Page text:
Alfonso Cuarón | 111 mins | download | 15 / R
After re-enjoying the classic David Lean version of Great Expectations (which I reviewed in 2007) last week as part of my adaptations module, it’s now the turn of this American-set re-imagining. Despite a generally-held negative opinion toward this version, I found it to be more of a mixed bag.
Its main problem is that it can’t escape its roots. Not a fault in an adaptation, you might think, but in the case of one so radical as this it is a flaw: you’re left comparing and contrasting it with Dickens’ novel and Lean’s film, rather than appreciating it as a film or narrative in its own right. It comes across more as an academic exercise in turning a British Victorian novel into a modern American movie than a believable tale that works in isolation. Indeed, many of the changes appear to be designed purely to help distance it: the changed character names, the focus on the love story, and so on. Yet it directly recreates many scenes from the novel, and it obviously retains its title, despite there being no reference to that in the film itself.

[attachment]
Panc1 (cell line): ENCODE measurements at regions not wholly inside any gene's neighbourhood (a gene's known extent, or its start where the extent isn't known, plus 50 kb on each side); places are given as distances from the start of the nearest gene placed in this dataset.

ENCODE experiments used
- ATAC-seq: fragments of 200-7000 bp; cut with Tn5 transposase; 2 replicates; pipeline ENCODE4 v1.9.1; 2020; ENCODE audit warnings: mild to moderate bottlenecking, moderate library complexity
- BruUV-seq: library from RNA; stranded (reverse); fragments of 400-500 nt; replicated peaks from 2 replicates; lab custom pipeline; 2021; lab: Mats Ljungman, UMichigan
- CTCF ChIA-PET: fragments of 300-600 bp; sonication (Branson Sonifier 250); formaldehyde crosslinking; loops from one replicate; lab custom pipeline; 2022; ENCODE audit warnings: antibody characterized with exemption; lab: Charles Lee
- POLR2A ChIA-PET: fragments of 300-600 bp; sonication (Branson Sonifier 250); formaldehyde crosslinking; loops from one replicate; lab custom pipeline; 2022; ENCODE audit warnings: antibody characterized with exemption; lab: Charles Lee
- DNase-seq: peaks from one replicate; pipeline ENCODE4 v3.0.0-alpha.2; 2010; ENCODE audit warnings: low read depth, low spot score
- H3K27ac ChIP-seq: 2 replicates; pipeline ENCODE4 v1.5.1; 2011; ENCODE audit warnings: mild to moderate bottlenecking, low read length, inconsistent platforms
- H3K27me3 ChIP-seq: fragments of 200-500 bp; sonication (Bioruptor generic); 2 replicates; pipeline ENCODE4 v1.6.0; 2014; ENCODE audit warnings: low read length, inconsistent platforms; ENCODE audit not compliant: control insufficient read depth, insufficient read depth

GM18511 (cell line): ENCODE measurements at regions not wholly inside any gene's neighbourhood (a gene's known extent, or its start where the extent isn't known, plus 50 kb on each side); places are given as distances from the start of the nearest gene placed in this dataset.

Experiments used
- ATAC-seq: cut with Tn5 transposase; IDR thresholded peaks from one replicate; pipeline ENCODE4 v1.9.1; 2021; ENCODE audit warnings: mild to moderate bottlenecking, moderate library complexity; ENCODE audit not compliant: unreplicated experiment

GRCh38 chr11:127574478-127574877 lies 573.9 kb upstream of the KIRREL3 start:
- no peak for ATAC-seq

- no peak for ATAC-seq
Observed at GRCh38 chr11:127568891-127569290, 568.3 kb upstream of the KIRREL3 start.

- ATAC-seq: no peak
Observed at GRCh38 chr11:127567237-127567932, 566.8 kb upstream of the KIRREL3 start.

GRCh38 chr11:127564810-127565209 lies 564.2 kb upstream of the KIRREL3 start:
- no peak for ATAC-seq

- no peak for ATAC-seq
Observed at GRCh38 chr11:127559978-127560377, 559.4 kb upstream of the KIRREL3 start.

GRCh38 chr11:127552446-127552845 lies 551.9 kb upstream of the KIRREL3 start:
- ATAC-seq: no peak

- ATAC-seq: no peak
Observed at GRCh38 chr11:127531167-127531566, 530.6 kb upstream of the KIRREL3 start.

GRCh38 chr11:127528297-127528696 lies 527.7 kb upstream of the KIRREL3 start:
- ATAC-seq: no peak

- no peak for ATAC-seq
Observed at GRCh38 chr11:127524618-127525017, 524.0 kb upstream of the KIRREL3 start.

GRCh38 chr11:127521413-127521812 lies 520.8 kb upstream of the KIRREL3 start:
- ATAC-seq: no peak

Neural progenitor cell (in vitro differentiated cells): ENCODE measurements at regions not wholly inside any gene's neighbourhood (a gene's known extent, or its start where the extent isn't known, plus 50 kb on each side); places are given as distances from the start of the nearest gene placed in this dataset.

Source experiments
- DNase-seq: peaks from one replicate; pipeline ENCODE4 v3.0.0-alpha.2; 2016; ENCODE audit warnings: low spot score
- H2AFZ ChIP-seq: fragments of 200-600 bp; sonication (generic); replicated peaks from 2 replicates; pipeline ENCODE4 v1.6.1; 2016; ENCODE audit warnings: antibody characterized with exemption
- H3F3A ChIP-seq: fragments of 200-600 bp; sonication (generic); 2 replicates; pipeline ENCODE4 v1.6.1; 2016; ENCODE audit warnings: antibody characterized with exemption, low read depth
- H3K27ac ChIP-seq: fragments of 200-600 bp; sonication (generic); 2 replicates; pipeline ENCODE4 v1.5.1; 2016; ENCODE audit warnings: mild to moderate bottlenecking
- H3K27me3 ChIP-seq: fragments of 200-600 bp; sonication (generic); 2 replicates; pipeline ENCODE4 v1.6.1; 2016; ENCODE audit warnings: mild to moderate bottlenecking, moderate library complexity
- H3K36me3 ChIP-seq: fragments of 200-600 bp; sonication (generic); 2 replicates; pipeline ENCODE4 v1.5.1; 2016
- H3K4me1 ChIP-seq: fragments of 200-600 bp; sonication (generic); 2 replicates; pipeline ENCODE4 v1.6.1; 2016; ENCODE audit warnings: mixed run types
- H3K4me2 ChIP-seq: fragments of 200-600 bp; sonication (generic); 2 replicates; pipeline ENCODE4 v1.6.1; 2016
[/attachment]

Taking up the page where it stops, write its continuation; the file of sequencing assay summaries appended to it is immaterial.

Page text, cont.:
Another product of this re-imagining is an unremitting sexualisation of everything. When Pip — sorry, Finn’s — hand is placed on Ms Havisham — sorry, Ms Dismoor’s — chest his first guess is that it’s her “boob” rather than her heart; when 10-year-old Estella kisses Pip — Finn, even — it now comes with added tongues; Finn — Pip — Finn! — draws now, and what he draws are nudes of Estella; and then they have sex too; and there are undoubtedly other examples that have since slipped my mind. This was pre Y Tu Mamá También, of course, where perhaps Cuaron exorcised this sexual preoccupations — they’re certainly not so evident in Children of Men or (unsurprisingly) his Harry Potter. His penchant for long takes, as seen constantly to great effect throughout Children of Men, also put in the odd pleasing appearance here.
By the end, it’s tricky to know what to make of this Great Expectations. It’s nicely faithful for a modern version, and yet that forbids it from striking out as its own work — it’s a fairly basic romantic film, bookended with some bizarre American Gothic trappings. I think it must stand as neither a success nor a failure, but as an interesting curio in the canon of Dickens adaptations.
That picture was the only one I could find in high enough quality to make a banner image. Honest.